Why everybody should use two-factor authentication

The most obvious answer to this question is: because it makes your accounts more secure and it gives you the peace of mind you need.

What is two-factor or two-step authentication?

According to Wikipedia, two-factor authentication (TFA, T-FA or 2FA) is an approach to authentication which requires the presentation of two or more of the three authentication factors: a knowledge factor (“something the user knows“), a possession factor (“something the user has“), and an inherence factor (“something the user is“).

In more simple words:

  • something the user knows is usually a username and a password
  • something the user has is usually a mobile phone or unique token generator
  • something the user is goes into the biometrical identification area (fingerprint scanner, retina scanner, etc.)

Two-factor authentication is not something new. It is there since many years, but until recently it was considered too complex for the “normal” Internet user. Now that more and more information and especially personal identifiable information is stored remotely on some servers in some country, also the need to protect it has become more stringent.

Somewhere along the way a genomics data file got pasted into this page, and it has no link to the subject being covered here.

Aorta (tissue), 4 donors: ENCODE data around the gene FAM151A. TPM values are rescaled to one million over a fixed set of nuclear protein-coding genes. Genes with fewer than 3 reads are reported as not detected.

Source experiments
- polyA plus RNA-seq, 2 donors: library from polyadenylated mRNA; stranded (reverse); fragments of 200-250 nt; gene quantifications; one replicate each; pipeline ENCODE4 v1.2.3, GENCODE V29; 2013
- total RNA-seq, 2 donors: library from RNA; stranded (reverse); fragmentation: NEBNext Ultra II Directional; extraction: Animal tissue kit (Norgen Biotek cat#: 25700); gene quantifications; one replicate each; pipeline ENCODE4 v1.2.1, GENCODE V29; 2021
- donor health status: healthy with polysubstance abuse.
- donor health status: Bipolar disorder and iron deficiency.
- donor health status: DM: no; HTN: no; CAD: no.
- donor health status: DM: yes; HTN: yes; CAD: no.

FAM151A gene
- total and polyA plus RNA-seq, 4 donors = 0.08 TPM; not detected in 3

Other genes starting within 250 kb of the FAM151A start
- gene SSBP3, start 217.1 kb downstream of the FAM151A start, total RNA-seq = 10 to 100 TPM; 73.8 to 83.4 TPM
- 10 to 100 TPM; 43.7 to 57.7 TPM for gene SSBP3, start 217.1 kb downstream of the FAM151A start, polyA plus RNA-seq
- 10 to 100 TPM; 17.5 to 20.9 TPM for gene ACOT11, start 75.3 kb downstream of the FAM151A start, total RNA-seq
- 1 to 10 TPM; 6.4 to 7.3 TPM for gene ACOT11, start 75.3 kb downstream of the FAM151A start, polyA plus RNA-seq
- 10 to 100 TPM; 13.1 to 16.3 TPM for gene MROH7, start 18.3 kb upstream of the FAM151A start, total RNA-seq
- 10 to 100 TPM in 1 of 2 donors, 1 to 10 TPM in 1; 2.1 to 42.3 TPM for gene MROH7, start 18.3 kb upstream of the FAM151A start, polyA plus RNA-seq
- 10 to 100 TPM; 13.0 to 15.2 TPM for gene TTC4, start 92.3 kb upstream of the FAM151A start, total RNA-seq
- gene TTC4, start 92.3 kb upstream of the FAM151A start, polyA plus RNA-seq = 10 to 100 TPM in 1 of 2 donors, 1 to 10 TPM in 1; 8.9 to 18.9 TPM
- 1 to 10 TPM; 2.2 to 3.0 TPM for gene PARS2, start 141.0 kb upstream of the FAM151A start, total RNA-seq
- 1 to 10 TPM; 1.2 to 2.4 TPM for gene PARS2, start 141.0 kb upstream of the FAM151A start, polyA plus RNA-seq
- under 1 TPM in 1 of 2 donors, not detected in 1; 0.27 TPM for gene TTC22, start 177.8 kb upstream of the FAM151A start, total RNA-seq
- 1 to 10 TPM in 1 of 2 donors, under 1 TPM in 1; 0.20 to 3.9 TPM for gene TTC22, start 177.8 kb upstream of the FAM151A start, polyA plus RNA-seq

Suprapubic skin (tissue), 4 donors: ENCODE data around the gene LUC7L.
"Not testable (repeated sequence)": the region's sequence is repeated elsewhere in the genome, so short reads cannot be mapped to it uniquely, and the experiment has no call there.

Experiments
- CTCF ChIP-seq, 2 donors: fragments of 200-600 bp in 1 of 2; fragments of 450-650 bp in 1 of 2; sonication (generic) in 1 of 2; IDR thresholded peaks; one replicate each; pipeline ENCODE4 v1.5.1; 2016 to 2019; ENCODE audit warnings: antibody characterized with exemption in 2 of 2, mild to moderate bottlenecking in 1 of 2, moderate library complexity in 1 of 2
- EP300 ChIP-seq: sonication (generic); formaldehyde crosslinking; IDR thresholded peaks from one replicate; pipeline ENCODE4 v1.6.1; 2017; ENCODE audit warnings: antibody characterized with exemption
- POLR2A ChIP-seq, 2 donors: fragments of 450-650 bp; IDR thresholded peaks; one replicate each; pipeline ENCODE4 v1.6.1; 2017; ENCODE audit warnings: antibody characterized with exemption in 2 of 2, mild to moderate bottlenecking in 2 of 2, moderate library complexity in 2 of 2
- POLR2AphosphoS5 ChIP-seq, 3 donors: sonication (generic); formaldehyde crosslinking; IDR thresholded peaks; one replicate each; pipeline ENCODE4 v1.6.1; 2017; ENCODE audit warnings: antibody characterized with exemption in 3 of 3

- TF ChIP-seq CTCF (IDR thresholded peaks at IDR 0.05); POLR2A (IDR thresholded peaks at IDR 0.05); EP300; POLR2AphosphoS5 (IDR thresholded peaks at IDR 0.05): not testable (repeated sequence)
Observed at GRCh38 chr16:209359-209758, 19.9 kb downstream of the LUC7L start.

In principle it is very simple, but in the end it is up to the implementer how it is done, so there is no recipe that works for all services. Most of the services out there, Google, Facebook, Twitter and others have introduced it during year 2012.

It has two be done in maximum two steps. First thing is to configure your mobile phone, second, which depends on the type of the service, is to confirm which applications are allowed to access your account and in which way.

It might sound complicated, but remember that with more security the usability (how easy is to use the service) always suffers a little bit. The reward at the end is that you can sleep in peace that nobody will enter in your universe unless you want that.

We have published a couple of articles in which we present in a step-by-step approach how to configure this authentication method for the most common services like Google, Facebook and Dropbox.


Sorin Mustaca

IT Security Expert